After more than three years of planning and waiting, the Port Dover Senior Centre will open by mid-March.
A rental agreement between Port Dover Board of Trade and Norfolk County’s Community Services Department was signed on Feb. 14 to use Room C at the Port Dover Lions Community Centre as a drop-in location for seniors and retirees to socialize, participate in group activities and information sessions, organize special events, and make new friends.
The COVID-19 pandemic delayed the opening of the proposed senior centre by almost two years.
Initially the Board of Trade was on-track to open the centre at the Port Dover Scout Hut in the spring of 2020, but the state of emergency declared by the province on March 13 caused an immediate postponement of activities. Subsequent delays to Ontario’s reopening plans necessitated further postponements.
Planning started in 2018
Senior Centre planning began in November of 2018 at a public meeting organized by Adam Veri. Approximately 70 people attended the meeting at Lighthouse Theatre to make suggestions about potential locations, activities, membership dues and volunteering.
Based on the feedback from that meeting, Mr Veri prepared a survey that saw close to 300 people respond.
The survey revealed the preferred location for the seniors centre was Port Dover Community Centre. Preferred activities included casual socializing, scheduled recreation and classes, light fitness and exercise programs, along with speakers and information sessions.
In January 2019, Mr Veri was contacted by Norfolk County’s General Manager of Community Services Bill Cridland, who offered county support for the project.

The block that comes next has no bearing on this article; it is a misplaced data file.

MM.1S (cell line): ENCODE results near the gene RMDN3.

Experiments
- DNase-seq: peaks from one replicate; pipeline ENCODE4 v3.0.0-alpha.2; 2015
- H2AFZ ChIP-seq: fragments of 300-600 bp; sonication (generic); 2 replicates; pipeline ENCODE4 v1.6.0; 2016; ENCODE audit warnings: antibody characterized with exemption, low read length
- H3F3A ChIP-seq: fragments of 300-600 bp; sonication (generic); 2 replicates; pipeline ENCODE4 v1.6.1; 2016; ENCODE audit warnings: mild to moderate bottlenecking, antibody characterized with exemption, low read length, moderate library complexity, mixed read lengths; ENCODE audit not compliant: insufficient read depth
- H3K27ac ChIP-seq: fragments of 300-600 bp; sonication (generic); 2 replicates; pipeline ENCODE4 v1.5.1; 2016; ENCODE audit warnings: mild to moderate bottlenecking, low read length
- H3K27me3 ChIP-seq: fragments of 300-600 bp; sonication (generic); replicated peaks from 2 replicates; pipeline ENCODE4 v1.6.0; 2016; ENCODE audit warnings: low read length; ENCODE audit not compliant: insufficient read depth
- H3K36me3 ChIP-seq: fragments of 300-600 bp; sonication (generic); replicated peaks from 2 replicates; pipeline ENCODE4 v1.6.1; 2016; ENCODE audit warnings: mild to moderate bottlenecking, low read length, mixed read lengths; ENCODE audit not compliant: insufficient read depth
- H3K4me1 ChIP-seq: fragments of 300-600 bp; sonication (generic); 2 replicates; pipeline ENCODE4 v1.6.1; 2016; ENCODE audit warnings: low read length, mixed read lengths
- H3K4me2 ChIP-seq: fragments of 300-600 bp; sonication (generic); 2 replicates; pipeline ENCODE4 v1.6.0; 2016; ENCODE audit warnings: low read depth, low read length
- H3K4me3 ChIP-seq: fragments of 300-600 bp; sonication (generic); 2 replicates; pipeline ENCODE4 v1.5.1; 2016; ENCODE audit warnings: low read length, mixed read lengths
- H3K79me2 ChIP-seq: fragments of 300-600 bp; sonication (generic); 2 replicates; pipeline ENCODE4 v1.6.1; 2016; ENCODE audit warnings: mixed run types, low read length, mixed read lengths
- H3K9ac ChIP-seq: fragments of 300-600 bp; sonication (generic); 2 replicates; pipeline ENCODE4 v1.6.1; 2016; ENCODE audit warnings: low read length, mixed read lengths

At the time, the Community Centre was not considered a suitable location for the senior centre, but Mr Cridland offered the Scout Hut, located in Kinsmen Park, as an alternative. Mr Veri accepted the offer.
“I was happy to get the call from Bill,” Mr Veri recalled last week. “I’d worked with him on projects before and I knew he’d help me get the senior centre done if it at all possible.”
The partnership allowed Mr Veri to write an Ontario Trillium Fund Seed Grant application for funding to get the project moving forward. Port Dover Board of Trade agreed to manage the project, including filing the application and providing credible financial oversight. In the late summer of 2019, a grant was received to fund a trial run and measure community interest in a permanent senior centre project.
In the fall of 2019, Board of Trade directors Gary Hepburn, Nick Childs, Paul Morris, and Glenn Tweedie formed a senior centre subcommittee to oversee the project. A Transition Team of local seniors was named tooversee the creation of the not-for-profit organization and ensure that community members were providing leadership and insight. The team included Randy Miller, Ev Deming, Steve Brightman, Cate Evans, Sue Finnie, Jackie Misner-Hilton, and Shawna Greatrix.
Incorporating a not-for-profit group requires drafting a constitution, by-laws, and policies. Once completed, these are submitted to the province. Mr Veri wrote the initial drafts which were then scrutinized, amended, and ultimately approved by the Transition Team in March of 2020.
A membership drive was scheduled to begin April 1, 2020 and the senior centre was set to open at the Scout Hut by the end of the month. The state of emergency declared by the province on March 13, 2020 led to an indefinite postponement.
In 2020, Norfolk County asked community groups to take over operations of community centres and arenas. This development created the opportunity to open the senior centre in the Port Dover Lions Community Centre after all.
Mr Veri met with the Port Dover Lions Club in Sept. 2020 about a potential partnership. This led to an agreement that if the Lions were successful in their bid to manage the Community Centre, the senior centre would become a tenant.